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Updated on Monday, March 4, 2019
With the stock market closing out 2018 in a violent succession of swings, investors have been paying even more attention to any news that could offer them a semblance of certainty on how their money will perform.Americans are placing record levels of assets in the stock market, according to an analysis of fund flow data (the data showing the net inflow and outflow of cash to and from financial assets, such as stocks, bonds and bank deposits) by MagnifyMoney. At the end of December 2018, Americans had placed nearly two-thirds — 62.2% — of their investable assets into stock, as opposed to cash, bonds or money market funds.
This uptick in stock investments could point to renewed confidence in the economy, or simply reflect how the overall increased value of the stock market causes the value of stocks held by households to appreciate and take up a greater share of total wealth invested in the market.
However, for those who have tracked household investment trends in relation to economic downturns, this recent news could be troubling. We saw a similar picture emerge prior to the 2007-2008 recession when 61.6% of American households’ wealth was held in stocks.
What’s more, Americans’ investable assets now claim a greater share of their overall wealth. Data from the Federal Reserve show 35% of households’ wealth lies in the stock market, a level last seen in 2000 — just before the dot-com bubble burst.
Americans’ record-level love for the stock market has come at the expense of saving products. For every dollar Americans have in the bank, they hold $2.51 worth of stock in the market, which is the highest that ratio has been since 2000. This eye-popping ratio isn’t because people have soured on banks — deposits have grown by 45% during the past 10 years — but is a testament to how popular investing in stocks has grown.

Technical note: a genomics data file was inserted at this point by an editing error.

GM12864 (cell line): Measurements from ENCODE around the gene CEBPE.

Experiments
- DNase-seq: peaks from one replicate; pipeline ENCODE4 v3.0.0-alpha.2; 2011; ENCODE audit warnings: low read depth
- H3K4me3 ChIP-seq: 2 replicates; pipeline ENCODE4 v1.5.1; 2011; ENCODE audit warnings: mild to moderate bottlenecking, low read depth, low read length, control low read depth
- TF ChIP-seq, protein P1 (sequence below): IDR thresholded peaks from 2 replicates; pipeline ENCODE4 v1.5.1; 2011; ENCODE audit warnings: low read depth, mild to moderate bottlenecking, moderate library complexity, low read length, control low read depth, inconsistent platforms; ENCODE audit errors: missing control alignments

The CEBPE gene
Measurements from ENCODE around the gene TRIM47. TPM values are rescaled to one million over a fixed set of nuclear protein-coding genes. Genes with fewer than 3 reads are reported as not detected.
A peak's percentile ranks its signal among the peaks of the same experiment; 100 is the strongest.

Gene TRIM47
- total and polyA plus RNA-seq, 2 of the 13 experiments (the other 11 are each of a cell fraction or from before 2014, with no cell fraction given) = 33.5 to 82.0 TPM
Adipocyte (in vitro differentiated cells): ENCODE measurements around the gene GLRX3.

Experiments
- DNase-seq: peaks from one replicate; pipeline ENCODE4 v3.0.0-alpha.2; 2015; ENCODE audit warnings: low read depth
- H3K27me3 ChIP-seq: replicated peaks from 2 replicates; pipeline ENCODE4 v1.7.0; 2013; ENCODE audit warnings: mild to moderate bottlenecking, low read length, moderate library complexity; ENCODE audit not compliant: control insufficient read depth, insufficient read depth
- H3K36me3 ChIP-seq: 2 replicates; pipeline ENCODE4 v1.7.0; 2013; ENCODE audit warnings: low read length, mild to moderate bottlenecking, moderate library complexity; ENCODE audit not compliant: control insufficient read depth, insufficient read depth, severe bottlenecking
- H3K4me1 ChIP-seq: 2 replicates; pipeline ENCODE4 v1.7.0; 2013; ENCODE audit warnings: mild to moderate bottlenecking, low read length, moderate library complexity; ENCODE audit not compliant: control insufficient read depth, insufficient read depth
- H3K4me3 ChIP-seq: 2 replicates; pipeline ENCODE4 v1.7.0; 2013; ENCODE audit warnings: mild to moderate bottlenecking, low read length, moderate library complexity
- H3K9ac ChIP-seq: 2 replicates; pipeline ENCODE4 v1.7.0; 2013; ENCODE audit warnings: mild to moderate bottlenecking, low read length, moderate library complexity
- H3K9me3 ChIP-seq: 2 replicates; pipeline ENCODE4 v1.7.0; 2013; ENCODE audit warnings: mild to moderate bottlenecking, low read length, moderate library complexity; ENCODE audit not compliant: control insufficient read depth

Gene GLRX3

How to strike the right investment balance
While it’s possible the new analysis shows nothing more than investors’ confidence in the stock market, those worried if it’s time to sell and run should take a moment before pulling all of their wealth out of stocks and into cash, advises Josh Rowe, investment product manager for LendingTree, the online loan marketplace and parent company of MagnifyMoney.
“First and foremost, [investors] should stay disciplined,” he said. Maintaining a balance between stocks and cash helps protect your savings from inflation, so long as you invest in stocks you can reasonably expect to deliver returns higher than the pace of inflation. Taking all of your money out of the market and putting it in a savings account might protect it from a hypothetical market downturn, but inflation would surely and steadily devalue the purchasing power of that money, effectively shrinking your savings.
To help you avoid making a mistake you may later regret, Rowe recommends the following:
Take a good, hard look at your portfolio. While you probably don’t want to make any major changes to your investment strategy based on this new analysis, it does provide a good excuse for you to review how much of your wealth you have invested in stocks and whether that amount still makes sense. The value of stocks can appreciate over time, and maybe you now have more wealth in the market than you originally wanted, in which case you may want to consider allocating some of that money somewhere else, such as a savings account or CD.
Weather the storm — if you can stomach it. Even if you feel certain the stock market is on the verge of bottoming out and stockbrokers are about to start flying out of windows, you can’t predict the future. Pulling out all or most of your money from the stock market is rarely the smart move, even during the worst of times. For example, investors in retirement plans who stayed in the market after the crash in 2008 saw their account balances grow by 50% more than those who fled the market, according to a survey commissioned by Fidelity 10 years after the crash.
Change the future, not the past. Instead of uprooting all of the money you currently have in stocks, investors might opt to direct their future investable income away from the market. This way, you gradually decrease your exposure to what could be an underperforming market without blowing up your entire investment strategy. This is a strategy commonly seen with older investors as they approach retirement and have fewer working years ahead.
MagnifyMoney looked at data from the Federal Reserve, the Investment Company Institute and Cboe Global Markets to determine the percentage of household financial assets invested in stocks, bonds and cash since 2000.